As for the difference between jumping off the boat to hook the mid-ship spring line or staying on, I suppose staying on is better, but that takes a bit more cowboy skills than I currently have. A big loop and a boat hook might make this easier. Guess I haven't felt the need to do it as the slip I use is large with no strong currents. And my boat is only 16k pounds and I have no prop walk to play with. Having harder docking conditions and a heavier boat makes the old west skills more necessary.

I also agree with others that say you shouldn't use the ship's and dock's cleat as the break no matter what. Slamming the spring line on at 4 knots might not be the best move! But the cleats will be fine as a slow drift. You'll just have to keep practicing to figure how to hit the slip at the right speed in difficult conditions.

Attach the spring line to the mid-ship cleat and run the line forward. Your spring line will probably be on the short side as it is a function of the finger dock length. The idea is to get this spring line hooked onto the aft most dock cleat as soon as possible. Some tests should tell you where this point is on your boat, so you can time your brisk walk from the helm to that point when turning into the slip.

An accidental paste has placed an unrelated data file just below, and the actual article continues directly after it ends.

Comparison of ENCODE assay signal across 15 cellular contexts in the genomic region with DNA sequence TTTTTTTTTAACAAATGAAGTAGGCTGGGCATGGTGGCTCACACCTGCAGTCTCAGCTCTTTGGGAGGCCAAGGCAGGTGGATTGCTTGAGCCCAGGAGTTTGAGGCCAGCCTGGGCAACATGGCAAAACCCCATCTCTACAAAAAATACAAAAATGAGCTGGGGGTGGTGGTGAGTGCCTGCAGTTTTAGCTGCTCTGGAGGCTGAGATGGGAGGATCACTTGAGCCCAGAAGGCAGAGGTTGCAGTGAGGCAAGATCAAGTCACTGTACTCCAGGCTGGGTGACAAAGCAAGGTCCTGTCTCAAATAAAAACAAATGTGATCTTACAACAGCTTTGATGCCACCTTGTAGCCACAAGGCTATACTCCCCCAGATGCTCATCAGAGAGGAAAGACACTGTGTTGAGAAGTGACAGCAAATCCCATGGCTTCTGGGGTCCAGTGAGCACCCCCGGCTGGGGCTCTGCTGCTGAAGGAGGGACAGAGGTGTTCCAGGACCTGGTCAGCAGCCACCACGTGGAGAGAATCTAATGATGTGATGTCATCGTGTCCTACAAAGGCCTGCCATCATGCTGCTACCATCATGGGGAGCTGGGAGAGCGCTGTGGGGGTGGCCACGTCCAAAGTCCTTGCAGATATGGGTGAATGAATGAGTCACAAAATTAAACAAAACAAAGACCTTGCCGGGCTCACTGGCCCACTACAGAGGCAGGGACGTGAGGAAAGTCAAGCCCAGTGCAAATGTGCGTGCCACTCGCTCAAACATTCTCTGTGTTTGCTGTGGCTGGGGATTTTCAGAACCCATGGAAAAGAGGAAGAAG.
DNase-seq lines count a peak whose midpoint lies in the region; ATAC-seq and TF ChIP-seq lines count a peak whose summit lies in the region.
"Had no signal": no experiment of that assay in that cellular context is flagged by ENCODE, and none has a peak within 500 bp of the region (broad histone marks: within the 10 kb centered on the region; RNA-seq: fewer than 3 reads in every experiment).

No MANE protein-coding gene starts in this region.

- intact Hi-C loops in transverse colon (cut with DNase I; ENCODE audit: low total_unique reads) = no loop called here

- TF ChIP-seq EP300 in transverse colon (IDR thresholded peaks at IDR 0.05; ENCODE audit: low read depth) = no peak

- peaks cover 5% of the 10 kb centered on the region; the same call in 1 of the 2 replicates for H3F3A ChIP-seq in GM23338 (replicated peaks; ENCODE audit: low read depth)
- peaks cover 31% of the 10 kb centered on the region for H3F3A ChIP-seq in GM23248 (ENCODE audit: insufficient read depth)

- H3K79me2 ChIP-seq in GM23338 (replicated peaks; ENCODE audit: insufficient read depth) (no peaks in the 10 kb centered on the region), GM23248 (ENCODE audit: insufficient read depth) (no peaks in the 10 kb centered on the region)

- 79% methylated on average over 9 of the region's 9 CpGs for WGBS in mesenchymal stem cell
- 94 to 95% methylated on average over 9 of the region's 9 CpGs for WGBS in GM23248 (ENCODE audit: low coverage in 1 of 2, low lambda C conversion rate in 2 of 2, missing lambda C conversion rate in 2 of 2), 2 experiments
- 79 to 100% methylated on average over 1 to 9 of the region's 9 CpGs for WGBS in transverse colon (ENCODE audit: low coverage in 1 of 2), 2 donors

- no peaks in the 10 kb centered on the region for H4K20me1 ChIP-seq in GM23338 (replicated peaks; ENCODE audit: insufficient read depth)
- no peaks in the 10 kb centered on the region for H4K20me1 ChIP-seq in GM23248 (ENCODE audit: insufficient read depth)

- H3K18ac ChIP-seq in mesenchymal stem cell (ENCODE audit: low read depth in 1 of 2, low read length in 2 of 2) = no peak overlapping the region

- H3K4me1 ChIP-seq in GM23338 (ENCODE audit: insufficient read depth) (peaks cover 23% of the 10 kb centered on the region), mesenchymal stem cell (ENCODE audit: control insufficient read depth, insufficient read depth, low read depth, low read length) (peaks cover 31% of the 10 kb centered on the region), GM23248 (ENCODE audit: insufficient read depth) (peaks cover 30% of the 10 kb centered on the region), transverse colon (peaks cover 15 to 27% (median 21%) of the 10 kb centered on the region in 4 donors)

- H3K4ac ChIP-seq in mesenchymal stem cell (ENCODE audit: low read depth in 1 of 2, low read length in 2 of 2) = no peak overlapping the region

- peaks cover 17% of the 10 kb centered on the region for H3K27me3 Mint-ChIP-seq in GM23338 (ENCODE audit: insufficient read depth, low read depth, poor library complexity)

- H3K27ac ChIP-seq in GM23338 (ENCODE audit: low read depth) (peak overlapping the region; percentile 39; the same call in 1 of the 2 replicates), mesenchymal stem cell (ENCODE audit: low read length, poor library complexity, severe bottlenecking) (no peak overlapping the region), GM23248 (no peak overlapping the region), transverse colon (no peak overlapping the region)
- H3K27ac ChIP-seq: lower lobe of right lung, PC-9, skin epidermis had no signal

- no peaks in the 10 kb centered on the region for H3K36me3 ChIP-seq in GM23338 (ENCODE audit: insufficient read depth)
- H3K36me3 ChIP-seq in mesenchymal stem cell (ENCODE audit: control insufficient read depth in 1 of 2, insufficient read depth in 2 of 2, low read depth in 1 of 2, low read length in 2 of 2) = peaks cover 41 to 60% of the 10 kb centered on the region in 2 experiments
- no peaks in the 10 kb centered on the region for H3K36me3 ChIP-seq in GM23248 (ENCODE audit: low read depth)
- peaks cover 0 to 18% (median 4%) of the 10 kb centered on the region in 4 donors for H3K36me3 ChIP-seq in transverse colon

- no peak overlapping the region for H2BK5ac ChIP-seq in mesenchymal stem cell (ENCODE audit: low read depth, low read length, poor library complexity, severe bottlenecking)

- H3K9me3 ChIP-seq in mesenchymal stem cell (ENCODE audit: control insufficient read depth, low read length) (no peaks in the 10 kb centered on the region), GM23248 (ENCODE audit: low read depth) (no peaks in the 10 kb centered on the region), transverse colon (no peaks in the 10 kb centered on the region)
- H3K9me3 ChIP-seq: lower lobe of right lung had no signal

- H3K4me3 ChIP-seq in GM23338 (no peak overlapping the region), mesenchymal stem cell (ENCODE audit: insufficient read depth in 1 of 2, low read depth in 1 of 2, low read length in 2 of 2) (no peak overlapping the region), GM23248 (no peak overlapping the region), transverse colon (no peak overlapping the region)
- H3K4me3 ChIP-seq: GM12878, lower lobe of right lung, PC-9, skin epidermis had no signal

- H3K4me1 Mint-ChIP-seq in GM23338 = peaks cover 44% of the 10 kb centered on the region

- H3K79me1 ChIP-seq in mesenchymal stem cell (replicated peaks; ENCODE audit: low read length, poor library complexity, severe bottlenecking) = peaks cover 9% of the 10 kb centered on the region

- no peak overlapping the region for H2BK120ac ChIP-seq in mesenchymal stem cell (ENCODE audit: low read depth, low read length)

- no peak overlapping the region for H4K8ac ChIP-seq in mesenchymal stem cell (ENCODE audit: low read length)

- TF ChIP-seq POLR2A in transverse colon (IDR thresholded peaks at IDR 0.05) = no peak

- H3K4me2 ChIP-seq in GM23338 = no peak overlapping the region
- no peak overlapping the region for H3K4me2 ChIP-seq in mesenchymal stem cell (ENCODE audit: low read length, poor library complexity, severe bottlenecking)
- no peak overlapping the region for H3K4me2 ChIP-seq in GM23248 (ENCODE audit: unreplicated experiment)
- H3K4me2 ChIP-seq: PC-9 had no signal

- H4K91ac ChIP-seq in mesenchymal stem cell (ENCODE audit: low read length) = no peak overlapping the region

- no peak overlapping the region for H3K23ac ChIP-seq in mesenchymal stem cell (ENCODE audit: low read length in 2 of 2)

The forward movement (via momentum or actually having the boat in forward gear at the lowest RPM) will continue until the spring line tightens and then it will snug the boat right up to the finger dock while keeping it from slamming nose first. Step off and attach the bow and stern lines. Once all is really stopped, adjust the lines as needed.
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Old 06-07-2016, 15:07   #26
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Re: First Collision... how could I have avoided this?

2 tricks.
If i was coming into this slip only once i would back it in. I always try to get my propwalk to help


But if i was doing it often i would go back to Kenomac's post (for the first time in Forum History he is r i g h t!). His description may not work perfectly for you and your dock, but you just apply his principle. Remember you are not getting off your boat to drop your loop. You are only going forward to the amidships cleate. The loop , rope etc is already made up, cleated off to length.